At Woodcreek Dental, we strongly believe that early diagnosis of dental problems can be beneficial in preserving the health of our clients. This is why we have invested in digital radiography. Digital radiography is a type of medical imaging that utilizes digital x-ray sensors to produce superior images of teeth, gums, tongue, and other oral areas. These are a big improvement on previously used photographic x-ray film.
These images are created in three different ways. The first is the direct method that involves the use of a sensor that is placed inside the mouth to take images. The second option is the indirect method whereby an x-ray film scanner is applied to traditional dental x-rays and creates digital pictures. The third is the semi-indirect method that uses a combination of the sensor and scanner to transform dental x-rays into digital images.
Types of Digital Dental Radiographs
Digital dental radiographs can be captured in different ways. From inside the mouth, intraoral, bitewing x-rays can be taken. This involves the patient biting down on a film that provides images detailing the condition of upper and lower teeth in that area. The image extends from the crown of each tooth to the supporting bone. Periapical x-rays are also taken intraorally and are used to expose tooth root and surrounding bone structure anomalies.
Extraoral x-rays are taken from outside the mouth. They provide a larger view, rather than focus on individual tooth concerns. They include panoramic x-rays that scan around the head to capture the full arch of a patient in one image. Multi-slice computed tomography (MCT) is used to capture the image of a particular layer or slice of the mouth region. Phosphor plate systems are used to capture intraoral images and are then fed into a machine that produces the digital pictures and sanitizes the plate for the next scan.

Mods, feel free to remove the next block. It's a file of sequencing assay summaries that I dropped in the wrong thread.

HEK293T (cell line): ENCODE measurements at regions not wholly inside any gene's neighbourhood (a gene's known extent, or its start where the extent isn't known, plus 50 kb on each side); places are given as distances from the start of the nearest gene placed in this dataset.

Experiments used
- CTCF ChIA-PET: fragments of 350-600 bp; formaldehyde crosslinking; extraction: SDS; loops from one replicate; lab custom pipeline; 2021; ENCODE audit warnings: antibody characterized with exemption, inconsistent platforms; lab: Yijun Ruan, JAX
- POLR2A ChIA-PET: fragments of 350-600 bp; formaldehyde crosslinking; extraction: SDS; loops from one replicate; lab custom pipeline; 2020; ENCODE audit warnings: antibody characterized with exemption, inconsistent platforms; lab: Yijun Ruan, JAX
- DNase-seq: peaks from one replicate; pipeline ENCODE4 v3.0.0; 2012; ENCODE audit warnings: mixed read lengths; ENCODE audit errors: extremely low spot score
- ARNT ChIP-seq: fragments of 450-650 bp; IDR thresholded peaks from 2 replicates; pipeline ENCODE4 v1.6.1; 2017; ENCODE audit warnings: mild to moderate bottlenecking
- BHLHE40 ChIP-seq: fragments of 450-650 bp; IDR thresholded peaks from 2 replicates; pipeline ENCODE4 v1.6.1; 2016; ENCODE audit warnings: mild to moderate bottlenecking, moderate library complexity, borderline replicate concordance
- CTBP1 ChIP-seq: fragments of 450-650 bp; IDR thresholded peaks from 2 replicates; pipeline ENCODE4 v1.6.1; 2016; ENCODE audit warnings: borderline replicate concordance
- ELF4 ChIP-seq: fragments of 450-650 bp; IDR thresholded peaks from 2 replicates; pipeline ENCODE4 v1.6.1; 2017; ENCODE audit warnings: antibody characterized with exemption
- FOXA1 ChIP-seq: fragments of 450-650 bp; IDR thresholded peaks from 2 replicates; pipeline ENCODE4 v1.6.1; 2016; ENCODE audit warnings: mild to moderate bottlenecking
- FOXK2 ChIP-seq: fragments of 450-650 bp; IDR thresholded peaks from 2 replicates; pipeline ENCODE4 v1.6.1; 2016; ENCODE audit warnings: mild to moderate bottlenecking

Cone beam systems produce 3D images of interior structures, while cephalometric projections display the whole head, with a focus on teeth position, jawline, and profile. Sialography requires the injection of dye into salivary glands to check for any glandular problems. CT scans are also often used in dentistry to determine if the bone can support implants and guide difficult surgical extractions.
Benefits of Digital Radiography
One of the key benefits of these radiographs is that they offer a clearer view of hidden areas where decay, infections, and other abnormalities cannot be visually seen. This helps ensure quick diagnosis for patients, often within the same day. Where this is done as part of regular dental exams, it can also mean an early diagnosis with much less recovery time and cost.
As the images are digitized, they can easily be shared with a specialist or other dental professional. This means a faster consultation if diagnosis proves tricky. For clinics without the equipment, it also means quick transmission or printing of results once the scan is done, for diagnosis to be done. Many of the sensors and other equipment require less than half the radiation of older imaging, making them safer.
Given the clearer images, deeper contrasts, 3D imaging, and ability to manipulate the images at different angles, diagnosis’s are now more precise and can be more easily explained to patients. Digital images are also easier to preserve electronically, meaning less room needs to be provided in the physical file.
Whatever the treatment or exam that requires the use of dental radiography, we are best placed to provide the service. Get in touch with us at Woodcreek Dental at (805) 482-6389 to make an appointment.